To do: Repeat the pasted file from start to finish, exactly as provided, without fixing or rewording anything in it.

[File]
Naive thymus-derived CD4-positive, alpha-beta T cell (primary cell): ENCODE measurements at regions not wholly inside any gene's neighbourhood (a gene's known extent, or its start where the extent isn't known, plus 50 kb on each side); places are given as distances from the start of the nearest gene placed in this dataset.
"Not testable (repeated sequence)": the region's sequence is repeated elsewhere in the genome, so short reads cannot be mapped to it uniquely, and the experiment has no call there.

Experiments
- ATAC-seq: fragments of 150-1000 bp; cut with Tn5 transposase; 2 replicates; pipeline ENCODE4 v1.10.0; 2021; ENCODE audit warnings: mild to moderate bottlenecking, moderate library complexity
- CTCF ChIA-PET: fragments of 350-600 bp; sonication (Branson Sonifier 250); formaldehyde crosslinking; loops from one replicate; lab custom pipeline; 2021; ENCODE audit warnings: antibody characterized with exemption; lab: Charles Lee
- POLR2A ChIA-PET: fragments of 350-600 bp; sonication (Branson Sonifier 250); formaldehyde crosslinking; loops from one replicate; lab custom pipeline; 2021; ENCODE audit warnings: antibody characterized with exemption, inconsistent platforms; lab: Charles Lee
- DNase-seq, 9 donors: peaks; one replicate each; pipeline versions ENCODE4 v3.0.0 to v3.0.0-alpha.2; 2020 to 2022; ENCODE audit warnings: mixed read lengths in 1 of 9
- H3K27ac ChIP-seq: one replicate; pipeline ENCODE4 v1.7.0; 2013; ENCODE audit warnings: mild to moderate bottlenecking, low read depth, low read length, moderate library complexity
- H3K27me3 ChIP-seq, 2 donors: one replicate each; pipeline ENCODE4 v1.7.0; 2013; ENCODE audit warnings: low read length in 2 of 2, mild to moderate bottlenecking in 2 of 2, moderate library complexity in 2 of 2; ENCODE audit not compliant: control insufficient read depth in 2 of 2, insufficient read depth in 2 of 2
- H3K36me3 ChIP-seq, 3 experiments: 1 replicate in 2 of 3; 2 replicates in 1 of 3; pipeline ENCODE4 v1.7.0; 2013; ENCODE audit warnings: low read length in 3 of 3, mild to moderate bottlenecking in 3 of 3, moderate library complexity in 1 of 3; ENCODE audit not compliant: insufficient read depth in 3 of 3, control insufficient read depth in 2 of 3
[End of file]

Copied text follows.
Naive thymus-derived CD4-positive, alpha-beta T cell (primary cell): ENCODE measurements at regions not wholly inside any gene's neighbourhood (a gene's known extent, or its start where the extent isn't known, plus 50 kb on each side); places are given as distances from the start of the nearest gene placed in this dataset.
"Not testable (repeated sequence)": the region's sequence is repeated elsewhere in the genome, so short reads cannot be mapped to it uniquely, and the experiment has no call there.

Experiments
- ATAC-seq: fragments of 150-1000 bp; cut with Tn5 transposase; 2 replicates; pipeline ENCODE4 v1.10.0; 2021; ENCODE audit warnings: mild to moderate bottlenecking, moderate library complexity
- CTCF ChIA-PET: fragments of 350-600 bp; sonication (Branson Sonifier 250); formaldehyde crosslinking; loops from one replicate; lab custom pipeline; 2021; ENCODE audit warnings: antibody characterized with exemption; lab: Charles Lee
- POLR2A ChIA-PET: fragments of 350-600 bp; sonication (Branson Sonifier 250); formaldehyde crosslinking; loops from one replicate; lab custom pipeline; 2021; ENCODE audit warnings: antibody characterized with exemption, inconsistent platforms; lab: Charles Lee
- DNase-seq, 9 donors: peaks; one replicate each; pipeline versions ENCODE4 v3.0.0 to v3.0.0-alpha.2; 2020 to 2022; ENCODE audit warnings: mixed read lengths in 1 of 9
- H3K27ac ChIP-seq: one replicate; pipeline ENCODE4 v1.7.0; 2013; ENCODE audit warnings: mild to moderate bottlenecking, low read depth, low read length, moderate library complexity
- H3K27me3 ChIP-seq, 2 donors: one replicate each; pipeline ENCODE4 v1.7.0; 2013; ENCODE audit warnings: low read length in 2 of 2, mild to moderate bottlenecking in 2 of 2, moderate library complexity in 2 of 2; ENCODE audit not compliant: control insufficient read depth in 2 of 2, insufficient read depth in 2 of 2
- H3K36me3 ChIP-seq, 3 experiments: 1 replicate in 2 of 3; 2 replicates in 1 of 3; pipeline ENCODE4 v1.7.0; 2013; ENCODE audit warnings: low read length in 3 of 3, mild to moderate bottlenecking in 3 of 3, moderate library complexity in 1 of 3; ENCODE audit not compliant: insufficient read depth in 3 of 3, control insufficient read depth in 2 of 3